The approximation used above was that ##m_Z \ll |\mu|## and the soft-breaking mass parameters. This is a reasonable assumption given our biases about the SUSY breaking scale and current detection limits.

    The neutralinos mix to give mass eigenstates that are linear combinations of the bino, zino, and higginos. The tree-level mass matrix is described by the chargino masses ##M_{1,2}##, ##\mu##, ##m_Z##, and the angles ##\beta,\theta_W##. The chargino masses come from soft-breaking terms, while as before ##\mu## comes from the superpotential.

    Once again it's useful to expand for ##m_Z \ll |\mu|,M_{1,2}##, in which case the mass eigenvalues are

    $$\begin{split}
    & m_1 \sim M_1 - \frac{m_Z^2}{|\mu|} C_1, \\
    & m_2 \sim M_2 - \frac{m_Z^2}{|\mu|} C_2, \\
    & m_{3,4} \sim |\mu| - \frac{m_Z^2}{|\mu|} C_{3,4}, \\
    \end{split}$$

    where the ##C_i## are of order one in most of the parameter space, though they can get large when there are coincidences like ##M_{1,2}\sim |\mu|##. Away from these special points, these have been ordered so that the corresponding eigenvectors are in order: "mostly bino", "mostly zino", and two "mostly higgsino" states.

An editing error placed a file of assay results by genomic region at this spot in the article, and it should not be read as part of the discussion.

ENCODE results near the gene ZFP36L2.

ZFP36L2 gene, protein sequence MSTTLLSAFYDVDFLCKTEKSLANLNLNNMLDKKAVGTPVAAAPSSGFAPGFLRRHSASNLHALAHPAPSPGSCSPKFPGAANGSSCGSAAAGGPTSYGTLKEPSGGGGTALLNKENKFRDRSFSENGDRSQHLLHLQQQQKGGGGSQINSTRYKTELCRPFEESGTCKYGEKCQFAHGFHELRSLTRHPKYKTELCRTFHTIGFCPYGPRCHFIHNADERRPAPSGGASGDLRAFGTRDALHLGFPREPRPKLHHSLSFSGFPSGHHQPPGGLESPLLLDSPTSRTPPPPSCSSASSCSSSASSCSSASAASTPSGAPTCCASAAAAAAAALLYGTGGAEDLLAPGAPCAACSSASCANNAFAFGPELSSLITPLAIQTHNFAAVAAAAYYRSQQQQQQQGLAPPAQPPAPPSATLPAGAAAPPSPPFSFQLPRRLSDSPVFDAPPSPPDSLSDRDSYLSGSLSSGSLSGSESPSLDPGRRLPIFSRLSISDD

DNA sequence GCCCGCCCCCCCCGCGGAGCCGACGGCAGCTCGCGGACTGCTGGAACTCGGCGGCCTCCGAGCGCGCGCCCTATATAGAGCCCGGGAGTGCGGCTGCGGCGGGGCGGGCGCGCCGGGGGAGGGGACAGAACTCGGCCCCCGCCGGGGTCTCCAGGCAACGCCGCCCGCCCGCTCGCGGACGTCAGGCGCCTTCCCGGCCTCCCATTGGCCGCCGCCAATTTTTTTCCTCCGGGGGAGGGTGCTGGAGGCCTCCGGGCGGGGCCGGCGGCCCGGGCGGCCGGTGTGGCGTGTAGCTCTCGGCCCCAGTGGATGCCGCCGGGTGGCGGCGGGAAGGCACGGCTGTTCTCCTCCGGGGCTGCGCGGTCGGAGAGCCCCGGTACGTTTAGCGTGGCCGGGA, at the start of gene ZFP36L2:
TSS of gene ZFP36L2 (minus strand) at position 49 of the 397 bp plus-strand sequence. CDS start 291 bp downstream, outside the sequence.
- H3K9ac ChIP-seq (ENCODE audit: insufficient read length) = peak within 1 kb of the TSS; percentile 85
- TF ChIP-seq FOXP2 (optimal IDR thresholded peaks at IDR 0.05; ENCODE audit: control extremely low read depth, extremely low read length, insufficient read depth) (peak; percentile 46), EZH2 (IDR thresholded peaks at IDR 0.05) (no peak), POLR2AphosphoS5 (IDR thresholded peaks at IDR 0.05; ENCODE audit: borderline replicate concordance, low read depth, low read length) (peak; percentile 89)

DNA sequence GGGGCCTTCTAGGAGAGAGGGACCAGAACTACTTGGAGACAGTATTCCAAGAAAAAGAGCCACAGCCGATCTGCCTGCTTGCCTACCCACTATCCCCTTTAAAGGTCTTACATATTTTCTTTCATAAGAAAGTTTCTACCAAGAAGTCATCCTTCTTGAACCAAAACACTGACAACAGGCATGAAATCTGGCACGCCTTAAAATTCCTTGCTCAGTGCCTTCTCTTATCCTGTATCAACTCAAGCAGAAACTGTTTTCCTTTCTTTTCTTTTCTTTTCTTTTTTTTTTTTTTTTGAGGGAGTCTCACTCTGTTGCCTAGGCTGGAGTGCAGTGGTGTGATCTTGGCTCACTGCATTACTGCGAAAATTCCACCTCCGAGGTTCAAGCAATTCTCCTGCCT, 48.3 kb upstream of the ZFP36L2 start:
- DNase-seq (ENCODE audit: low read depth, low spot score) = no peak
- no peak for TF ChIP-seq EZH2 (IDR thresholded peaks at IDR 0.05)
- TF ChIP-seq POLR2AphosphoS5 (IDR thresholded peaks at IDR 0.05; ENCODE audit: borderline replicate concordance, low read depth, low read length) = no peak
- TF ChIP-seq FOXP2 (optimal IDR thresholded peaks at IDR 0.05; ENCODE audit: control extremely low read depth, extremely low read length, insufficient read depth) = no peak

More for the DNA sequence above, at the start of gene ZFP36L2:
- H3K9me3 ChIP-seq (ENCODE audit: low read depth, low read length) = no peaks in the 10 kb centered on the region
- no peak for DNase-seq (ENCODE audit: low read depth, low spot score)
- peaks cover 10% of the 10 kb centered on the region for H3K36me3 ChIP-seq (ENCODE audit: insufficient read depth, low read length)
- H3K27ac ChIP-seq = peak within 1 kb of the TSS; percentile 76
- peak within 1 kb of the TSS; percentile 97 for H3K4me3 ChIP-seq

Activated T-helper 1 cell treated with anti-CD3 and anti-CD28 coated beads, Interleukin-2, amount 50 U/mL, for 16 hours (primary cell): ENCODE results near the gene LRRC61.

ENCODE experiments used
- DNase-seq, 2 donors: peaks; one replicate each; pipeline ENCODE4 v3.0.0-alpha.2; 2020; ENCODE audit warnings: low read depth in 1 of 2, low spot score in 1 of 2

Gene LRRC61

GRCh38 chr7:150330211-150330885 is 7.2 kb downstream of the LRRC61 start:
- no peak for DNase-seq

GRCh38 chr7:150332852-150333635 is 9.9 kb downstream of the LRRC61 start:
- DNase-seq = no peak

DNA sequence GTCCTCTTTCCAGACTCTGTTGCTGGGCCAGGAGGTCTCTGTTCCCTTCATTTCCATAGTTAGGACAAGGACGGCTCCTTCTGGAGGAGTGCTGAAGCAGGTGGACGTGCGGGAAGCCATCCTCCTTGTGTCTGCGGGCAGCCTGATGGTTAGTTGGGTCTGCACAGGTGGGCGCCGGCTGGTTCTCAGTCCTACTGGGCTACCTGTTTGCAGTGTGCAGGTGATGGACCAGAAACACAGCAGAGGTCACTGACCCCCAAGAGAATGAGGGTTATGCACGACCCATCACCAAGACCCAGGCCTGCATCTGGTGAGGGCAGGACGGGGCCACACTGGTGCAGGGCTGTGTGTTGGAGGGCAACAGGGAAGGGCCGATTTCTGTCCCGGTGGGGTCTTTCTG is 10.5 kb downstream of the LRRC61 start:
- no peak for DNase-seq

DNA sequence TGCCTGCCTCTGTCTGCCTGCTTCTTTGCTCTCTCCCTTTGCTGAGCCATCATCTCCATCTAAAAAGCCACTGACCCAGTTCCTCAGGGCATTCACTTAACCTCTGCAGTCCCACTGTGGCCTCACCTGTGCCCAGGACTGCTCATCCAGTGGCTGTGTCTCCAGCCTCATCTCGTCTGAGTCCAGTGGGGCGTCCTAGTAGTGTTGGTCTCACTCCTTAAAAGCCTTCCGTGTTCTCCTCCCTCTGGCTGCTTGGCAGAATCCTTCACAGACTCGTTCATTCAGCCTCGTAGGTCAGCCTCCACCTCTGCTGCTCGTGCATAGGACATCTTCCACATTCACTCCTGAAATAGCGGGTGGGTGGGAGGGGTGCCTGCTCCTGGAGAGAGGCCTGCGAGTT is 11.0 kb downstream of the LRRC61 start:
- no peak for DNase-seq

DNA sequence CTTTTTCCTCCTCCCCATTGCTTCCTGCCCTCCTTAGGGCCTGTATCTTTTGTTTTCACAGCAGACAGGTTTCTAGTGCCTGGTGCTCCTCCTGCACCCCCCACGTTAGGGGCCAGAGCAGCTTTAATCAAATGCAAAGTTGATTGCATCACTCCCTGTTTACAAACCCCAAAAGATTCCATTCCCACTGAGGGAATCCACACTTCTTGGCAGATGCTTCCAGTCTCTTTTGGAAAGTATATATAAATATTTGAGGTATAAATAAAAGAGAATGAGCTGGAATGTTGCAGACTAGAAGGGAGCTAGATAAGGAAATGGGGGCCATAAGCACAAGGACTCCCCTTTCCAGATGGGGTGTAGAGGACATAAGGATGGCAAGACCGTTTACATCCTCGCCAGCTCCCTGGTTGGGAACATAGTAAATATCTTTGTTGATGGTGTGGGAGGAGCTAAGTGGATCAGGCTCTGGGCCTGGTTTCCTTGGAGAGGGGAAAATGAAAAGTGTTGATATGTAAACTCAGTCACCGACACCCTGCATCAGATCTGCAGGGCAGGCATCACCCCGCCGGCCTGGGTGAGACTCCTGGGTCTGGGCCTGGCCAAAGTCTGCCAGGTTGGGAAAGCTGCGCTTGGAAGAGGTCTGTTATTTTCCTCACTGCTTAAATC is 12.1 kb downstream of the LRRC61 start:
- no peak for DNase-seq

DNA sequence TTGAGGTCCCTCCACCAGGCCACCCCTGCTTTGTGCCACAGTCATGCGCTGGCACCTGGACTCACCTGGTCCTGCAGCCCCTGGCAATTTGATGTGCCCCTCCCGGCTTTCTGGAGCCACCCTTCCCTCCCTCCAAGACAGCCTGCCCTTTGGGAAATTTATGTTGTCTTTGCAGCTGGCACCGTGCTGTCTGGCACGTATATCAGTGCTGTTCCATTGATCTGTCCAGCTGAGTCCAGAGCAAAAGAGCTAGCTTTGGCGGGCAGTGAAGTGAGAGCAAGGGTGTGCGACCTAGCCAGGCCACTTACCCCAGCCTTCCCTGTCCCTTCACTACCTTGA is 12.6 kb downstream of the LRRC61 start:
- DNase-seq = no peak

The first thing we should note is that the lightest higgsino-like mass eigenstate has a mass that has little in common with that of the lightest Higgs. To find them to be close in value would probably be a complete coincidence given the arbitrariness of the MSSM parameters.

    It's also very unlikely that a higgsino-like particle could be the LSP, or even as light as the lightest Higgs boson. Recall that ##\mu## has it's own fine-tuning/hierarchy problem: since it is protected from corrections above the SUSY breaking scale, there's no good reason for it to be so much smaller than the GUT or Planck scales.